- Difficulties in filtering out sensory input during learning.
- Often a student’s home environment is a place where they feel safe, and has a lowered sensory input compared to the school environment. After a prolonged absence, students may need time to readjust to the noisy and stimulating school environment, and to revisit the strategies they previously used to manage this input.
How can schools support students during their return to school?
A teacher’s primary role when a student returns after a significant and stressful event is to continue to provide a positive learning environment. A consistent school routine can help protect students who have been through a difficult experience, and your focus should be on continuing to support students with their learning and their sense of belonging in your classroom.
Consider how you can tailor your approach to the student’s current mental health and wellbeing, social functioning, and learning. Flexibility and communication are key to reassuring the student and their family that they do not have to ‘get back to normal’ straight away, and indeed for some students it may take much of the term or first couple of terms to reorientate to life at school.
Some of the ways you can support students when they return are below.
Partner with the student's carers in the lead up to return to school
- Highlight what has not changed during their absence, and prepare them for any changes that have occurred. Provide a clear and positive overview about the process of the student’s return. Consider providing timetables/schedules in advance, or social stories with photos or videos of the school and classroom environment.
- Ask carers/parents to outline their child’s experiences while absent from school, including any changes they’ve observed that may be relevant, new diagnoses, or strategies they’ve found helpful.
- Discuss with families whether updates may be needed to student Personalised Learning and Support Plans, Individual Health Plans, or whether targeted supports or intervention may be needed. Collaboration with health professionals when planning may also be helpful.
- Facilitate clear and regular communication to families, and consistency between home and school where possible. For example, use the strategies that carers have highlighted as being helpful at home within the classroom.
- Opportunities for carers to connect with other parents/carers at school, and communication about supports they can access, can be positive for parents and their children.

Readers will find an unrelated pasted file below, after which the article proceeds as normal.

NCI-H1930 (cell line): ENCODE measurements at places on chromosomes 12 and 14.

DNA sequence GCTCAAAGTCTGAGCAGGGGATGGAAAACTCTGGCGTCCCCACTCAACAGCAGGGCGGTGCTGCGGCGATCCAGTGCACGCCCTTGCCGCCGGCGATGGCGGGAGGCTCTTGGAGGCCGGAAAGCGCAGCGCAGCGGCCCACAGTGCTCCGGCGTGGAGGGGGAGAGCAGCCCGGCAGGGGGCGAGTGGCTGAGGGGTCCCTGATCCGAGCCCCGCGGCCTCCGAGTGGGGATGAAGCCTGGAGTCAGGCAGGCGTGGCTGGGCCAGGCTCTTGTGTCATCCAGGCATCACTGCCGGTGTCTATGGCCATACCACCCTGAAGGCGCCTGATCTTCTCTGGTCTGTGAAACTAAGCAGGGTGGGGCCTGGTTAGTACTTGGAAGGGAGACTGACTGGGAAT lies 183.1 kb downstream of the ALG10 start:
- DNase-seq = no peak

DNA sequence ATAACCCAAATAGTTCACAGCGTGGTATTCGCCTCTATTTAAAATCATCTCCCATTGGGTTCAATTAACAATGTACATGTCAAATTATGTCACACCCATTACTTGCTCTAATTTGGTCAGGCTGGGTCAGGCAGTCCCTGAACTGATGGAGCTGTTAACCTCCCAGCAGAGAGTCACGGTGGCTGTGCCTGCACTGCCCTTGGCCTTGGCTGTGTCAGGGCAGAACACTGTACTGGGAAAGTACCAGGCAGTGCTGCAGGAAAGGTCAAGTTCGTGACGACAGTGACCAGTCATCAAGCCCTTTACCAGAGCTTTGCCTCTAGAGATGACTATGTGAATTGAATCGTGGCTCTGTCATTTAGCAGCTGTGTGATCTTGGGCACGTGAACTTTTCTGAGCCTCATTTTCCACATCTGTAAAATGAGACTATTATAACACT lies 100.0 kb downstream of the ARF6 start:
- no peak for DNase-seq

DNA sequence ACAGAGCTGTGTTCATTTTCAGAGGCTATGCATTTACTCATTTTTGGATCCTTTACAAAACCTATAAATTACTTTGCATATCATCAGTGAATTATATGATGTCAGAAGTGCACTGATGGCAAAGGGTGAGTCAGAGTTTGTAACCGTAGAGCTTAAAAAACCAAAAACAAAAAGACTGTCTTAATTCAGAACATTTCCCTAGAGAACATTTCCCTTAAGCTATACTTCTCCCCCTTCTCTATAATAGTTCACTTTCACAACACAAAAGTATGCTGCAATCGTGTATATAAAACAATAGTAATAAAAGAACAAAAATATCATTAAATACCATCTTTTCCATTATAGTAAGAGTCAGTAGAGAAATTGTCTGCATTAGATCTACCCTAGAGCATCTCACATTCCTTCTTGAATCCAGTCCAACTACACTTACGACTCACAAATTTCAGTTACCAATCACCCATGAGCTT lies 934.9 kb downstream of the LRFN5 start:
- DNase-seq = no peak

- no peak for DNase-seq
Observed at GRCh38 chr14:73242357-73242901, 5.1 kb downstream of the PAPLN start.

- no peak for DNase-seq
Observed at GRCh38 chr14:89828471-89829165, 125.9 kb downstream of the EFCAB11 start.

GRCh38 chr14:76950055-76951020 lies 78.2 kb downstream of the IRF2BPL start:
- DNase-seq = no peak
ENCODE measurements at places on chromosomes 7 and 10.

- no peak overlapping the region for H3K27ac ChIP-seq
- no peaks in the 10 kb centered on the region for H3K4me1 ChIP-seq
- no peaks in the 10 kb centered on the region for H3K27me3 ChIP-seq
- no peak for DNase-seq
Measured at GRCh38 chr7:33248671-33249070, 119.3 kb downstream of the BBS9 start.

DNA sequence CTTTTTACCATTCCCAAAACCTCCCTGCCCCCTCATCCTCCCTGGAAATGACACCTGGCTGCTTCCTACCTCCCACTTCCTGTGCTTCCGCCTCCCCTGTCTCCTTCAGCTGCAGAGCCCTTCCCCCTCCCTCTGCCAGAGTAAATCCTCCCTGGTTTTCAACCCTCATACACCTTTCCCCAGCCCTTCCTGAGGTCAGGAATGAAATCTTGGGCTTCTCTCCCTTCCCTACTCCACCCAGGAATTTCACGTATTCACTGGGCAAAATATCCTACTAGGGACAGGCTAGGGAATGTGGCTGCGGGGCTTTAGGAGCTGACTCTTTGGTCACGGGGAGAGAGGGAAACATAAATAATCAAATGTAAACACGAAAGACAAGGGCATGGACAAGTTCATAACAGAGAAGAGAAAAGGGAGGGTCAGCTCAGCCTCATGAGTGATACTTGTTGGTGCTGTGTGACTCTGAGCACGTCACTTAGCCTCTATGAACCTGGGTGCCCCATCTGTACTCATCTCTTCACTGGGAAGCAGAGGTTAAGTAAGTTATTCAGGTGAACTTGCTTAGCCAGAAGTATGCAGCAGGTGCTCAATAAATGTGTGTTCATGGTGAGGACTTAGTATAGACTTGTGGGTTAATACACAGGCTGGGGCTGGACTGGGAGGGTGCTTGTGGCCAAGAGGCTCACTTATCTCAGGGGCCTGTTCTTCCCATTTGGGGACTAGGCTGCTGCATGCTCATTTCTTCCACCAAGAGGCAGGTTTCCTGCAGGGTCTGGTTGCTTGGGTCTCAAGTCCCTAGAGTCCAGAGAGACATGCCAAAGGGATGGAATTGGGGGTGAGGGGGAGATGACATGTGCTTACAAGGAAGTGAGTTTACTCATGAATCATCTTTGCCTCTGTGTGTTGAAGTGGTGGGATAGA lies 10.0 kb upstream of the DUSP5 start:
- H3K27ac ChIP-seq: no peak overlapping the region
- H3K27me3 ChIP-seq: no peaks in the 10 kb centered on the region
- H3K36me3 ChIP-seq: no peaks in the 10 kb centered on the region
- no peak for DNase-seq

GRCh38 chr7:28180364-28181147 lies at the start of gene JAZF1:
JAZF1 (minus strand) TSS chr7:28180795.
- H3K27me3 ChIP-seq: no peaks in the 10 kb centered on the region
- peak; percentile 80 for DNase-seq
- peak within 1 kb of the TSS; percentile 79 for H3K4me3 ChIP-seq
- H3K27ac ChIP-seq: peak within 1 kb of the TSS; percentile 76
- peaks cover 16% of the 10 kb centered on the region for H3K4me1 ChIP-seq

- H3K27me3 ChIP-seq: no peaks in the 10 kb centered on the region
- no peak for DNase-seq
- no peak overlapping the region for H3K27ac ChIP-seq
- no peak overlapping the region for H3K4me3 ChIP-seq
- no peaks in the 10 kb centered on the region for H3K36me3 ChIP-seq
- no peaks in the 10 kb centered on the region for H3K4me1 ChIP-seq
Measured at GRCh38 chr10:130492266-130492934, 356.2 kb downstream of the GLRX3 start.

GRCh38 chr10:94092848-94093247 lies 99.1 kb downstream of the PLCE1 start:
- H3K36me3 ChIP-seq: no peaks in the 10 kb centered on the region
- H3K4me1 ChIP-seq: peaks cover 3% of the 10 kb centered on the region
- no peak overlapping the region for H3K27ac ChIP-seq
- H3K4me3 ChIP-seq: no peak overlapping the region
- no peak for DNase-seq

Provide time and opportunity for physical activity and play or time with peers
- Physical activity (through play for younger students) incorporated throughout the school day can boost mood, and has been linked to improved social communication.
- Regular time spent with friends can help students re-establish social and communication skills. Consider how you can provide time for students to spend time together, through group learning activities and structured interest-based clubs during lunchtimes.
Support emotion regulation and wellbeing
- Students who are showing signs that their wellbeing or mental health have been impacted should be referred to their learning and support team, school wellbeing staff, or a general practitioner.
- For more information on supporting student wellbeing, visit Simple guide to supporting student social and emotional wellbeing.
- Mindfulness activities can be helpful for some students. Some students with disability may not enjoy mindfulness, and may instead prefer to engage in more structured and concrete wellbeing activities.
- When a significant and stressful event has occurred that impacts both staff and students, opportunities for shared connection and a sense of belonging may be important. Wellbeing activities and self-care can help staff manage some of the emotions and demands they may be experiencing, which can have positive flow-on effects for the students they support.
Re-establish a safe, predictable and familiar environment
- Provide clear structures and routines, including frequent brief breaks. Note that routines may need to be explicitly re-taught.
- Use a consistent, fair, and positive approach to managing behaviours of concern.
- Where feasible, connect with students before their return.
- Some students may prefer a staggered return to school while they readjust to routines and the learning environment (e.g. shorter days or brief visits before returning).
- Provide opportunities for students to spend time with a familiar teacher and peers.
Consider how you can reduce sensory load
- Evaluate the classroom and school environment to see if there are changes that can be made to reduce sensory input.
- Provide safe, low stimulation places that students can access during lessons, and during lunch or morning tea breaks.
- Allow students to take breaks or use other strategies to manage sensory stimulation.
Modify learning activities
- Some students may be eager to return to their learning, and other students may take time to re-engage. Providing engaging learning opportunities that are tailored to student abilities, while avoiding academic pressure, can help students ease back into a learning routine.
- After a prolonged absence, some students may find sitting still or focusing for long periods challenging. Consider how movement can be incorporated into the learning environment (e.g. brief movement breaks, standing desks). For more information, visit movement breaks for physical wellbeing.
- Check in regularly and discreetly with students to gauge how they are finding their work, and normalise and encourage asking for help.
Support student understanding
- Some students may need time to understand significant and stressful events, and how these have impacted their day-to-day routines.
- Use simple, age-appropriate and concrete language when talking with students about these events.
- If appropriate, provide opportunities for students to talk about their experiences and share their concerns. This can help gauge their understanding, as well as provide time for them to express their needs and emotions.
- Social stories, visual supports, and clear and repeated communication can help students understand new routines or rules.